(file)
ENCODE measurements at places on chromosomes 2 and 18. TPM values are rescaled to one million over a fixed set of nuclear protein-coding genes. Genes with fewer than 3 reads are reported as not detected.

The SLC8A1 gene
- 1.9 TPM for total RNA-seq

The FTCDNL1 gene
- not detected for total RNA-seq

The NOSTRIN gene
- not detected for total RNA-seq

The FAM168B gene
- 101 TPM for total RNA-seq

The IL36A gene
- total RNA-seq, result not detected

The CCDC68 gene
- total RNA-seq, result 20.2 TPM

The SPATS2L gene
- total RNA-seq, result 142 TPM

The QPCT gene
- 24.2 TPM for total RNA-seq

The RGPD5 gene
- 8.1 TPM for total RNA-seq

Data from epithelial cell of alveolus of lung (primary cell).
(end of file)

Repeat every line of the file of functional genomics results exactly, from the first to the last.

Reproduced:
ENCODE measurements at places on chromosomes 2 and 18. TPM values are rescaled to one million over a fixed set of nuclear protein-coding genes. Genes with fewer than 3 reads are reported as not detected.

The SLC8A1 gene
- 1.9 TPM for total RNA-seq

The FTCDNL1 gene
- not detected for total RNA-seq

The NOSTRIN gene
- not detected for total RNA-seq

The FAM168B gene
- 101 TPM for total RNA-seq

The IL36A gene
- total RNA-seq, result not detected

The CCDC68 gene
- total RNA-seq, result 20.2 TPM

The SPATS2L gene
- total RNA-seq, result 142 TPM

The QPCT gene
- 24.2 TPM for total RNA-seq

The RGPD5 gene
- 8.1 TPM for total RNA-seq

Data from epithelial cell of alveolus of lung (primary cell).